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The pivotal moment for Scotland’s art scene

ByFiggy Guyver

Sep 16, 2014

Something extraordinary has happened to the art scene in Scotland in the past months. There’s a buzz to exhibitions both in the capital and over on the west coast in Glasgow.  What’s notable about the shows has been the huge proliferation of definitively Scottish artists that are currently exhibiting in galleries across the nation. The enormous ‘Generation’ exhibition is on show in some of the most prominent galleries in Scotland, such as Fruitmarket and The National Galleries here in Edinburgh, and at the GoMa and The Modern Institute over in Glasgow, and features the most significant artists to have emerged from Scotland in the past 25 years. The Scottish art scene seems to be hungrier and fizzier than ever; just take a look at Jim Lambie’s caffeinated, or perhaps narcotic-fuelled retrospective at Fruitmarket.

The last UK movement to have possessed so much energy was surely the Young British Artists in the late 90s. Just looking at the name, (YBAs), we can see what’s different about this new trend in the global art world. There has been a rebalance of influence in the UK in the past couple of decades; the centre for the new and avant-garde is no longer found in London or the South, but in art colleges, studios and galleries north of the border.

A ‘Yes’ vote for independence is surely exactly the push such a burgeoning art movement needs to propel it to the global superstardom that the YBAs achieved. The national excitement, as well as potential turmoil, that would accompany a ‘Yes’ vote would be the kind of inspiration that would propel artists to lift the fledgling movement off the ground.

Culturally, Scotland punches above its weight as a nation. It holds the world’s largest arts festival every August, and brings some of the biggest names in art to cities across the nation every year. Surely a newly independent government would choose to showcase this particular cultural highlight. The severe cuts to the arts budget since the 2010 general election has meant that the UK art scene has struggled to secure funding for some of its most exciting projects. An independent Scotland, and a more left-leaning government, might just choose to channel a larger share of its funding into the arts.

Yet this is idealistic speculation. In reality, a ‘Yes’ vote would probably hinder rather than help this fledgling movement. Creative Scotland, the development body for the arts and creative industries in Scotland, is funded with help from the Heritage Lottery Fund, which last year gave Scotland 20 per cent of its arts budget, despite containing only 8.5 per cent of the UK’s population. Art purchases in Scotland’s national galleries would also be impacted by a ‘Yes’ vote. The generosity of an independent charity called The Art Fund provides much of the capital needed for Scottish galleries to buy new artworks. Both the Heritage Lottery Fund and The Art Fund are England-based charities, putting real questions over whether funding would be continued in a newly independent Scotland.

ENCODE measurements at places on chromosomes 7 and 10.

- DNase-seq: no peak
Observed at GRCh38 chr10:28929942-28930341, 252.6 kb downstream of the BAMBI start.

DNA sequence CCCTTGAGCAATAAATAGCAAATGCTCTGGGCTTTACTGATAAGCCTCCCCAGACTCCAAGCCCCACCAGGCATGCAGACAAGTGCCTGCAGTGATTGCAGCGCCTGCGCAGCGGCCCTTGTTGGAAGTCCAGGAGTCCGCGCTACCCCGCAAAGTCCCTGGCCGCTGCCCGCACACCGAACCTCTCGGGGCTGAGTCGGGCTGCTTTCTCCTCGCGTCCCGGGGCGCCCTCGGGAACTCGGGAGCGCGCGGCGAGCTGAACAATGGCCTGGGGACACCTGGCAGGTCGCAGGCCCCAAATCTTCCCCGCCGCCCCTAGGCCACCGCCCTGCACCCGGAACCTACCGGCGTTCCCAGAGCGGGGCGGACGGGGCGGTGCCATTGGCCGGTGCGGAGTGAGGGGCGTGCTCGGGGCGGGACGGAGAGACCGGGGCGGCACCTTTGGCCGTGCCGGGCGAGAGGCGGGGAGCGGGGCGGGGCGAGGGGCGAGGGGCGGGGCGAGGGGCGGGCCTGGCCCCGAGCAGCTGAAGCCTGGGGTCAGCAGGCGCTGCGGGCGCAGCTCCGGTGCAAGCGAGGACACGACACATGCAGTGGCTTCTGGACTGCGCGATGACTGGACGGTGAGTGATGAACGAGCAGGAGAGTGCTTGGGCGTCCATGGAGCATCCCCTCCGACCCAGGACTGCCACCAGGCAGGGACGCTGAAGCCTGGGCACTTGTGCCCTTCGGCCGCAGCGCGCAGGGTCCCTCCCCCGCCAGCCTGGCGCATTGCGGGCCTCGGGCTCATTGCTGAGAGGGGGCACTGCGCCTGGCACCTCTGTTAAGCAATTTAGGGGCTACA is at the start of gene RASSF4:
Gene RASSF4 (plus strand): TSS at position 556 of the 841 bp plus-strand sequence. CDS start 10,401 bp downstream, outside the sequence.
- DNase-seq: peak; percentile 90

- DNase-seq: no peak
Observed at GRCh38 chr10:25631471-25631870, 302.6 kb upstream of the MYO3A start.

The financial implications of the division of such an intertwined state as the UK, if a ‘Yes’ vote was to happen, would too surely impact on the government’s ability to fund the creative arts. In practice, it is often the arts budget that is first to be cut in times of economic downturn. With no real money to be made in the arts in the grassroots stages, it is exactly this type of funding that is vital for up-and-coming artists like the ones found right here in Scotland. This is a pivotal moment for the Scottish art scene. At a moment in Scottish history when the nation is on the world’s stage, a broken union could be just what curbs this blossoming movement’s trajectory.

If we consider for a moment exactly what it is about Scottish art that is making it so innovative and forward thinking, we might see that it is not necessarily its Scottishness that defines it as a movement. If we take the Fringe festival as an example, it is not a Scottish identity that attracts hundreds of thousands of visitors to Edinburgh every August, it is the sheer calibre of world-class acts.

So why risk it all? And all for an unknown that may or may not pay off? In a moment of relative Scottish cultural renaissance, time will have to tell whether a ‘Yes’ or a ‘No’ will be the best for Scotland’s future.

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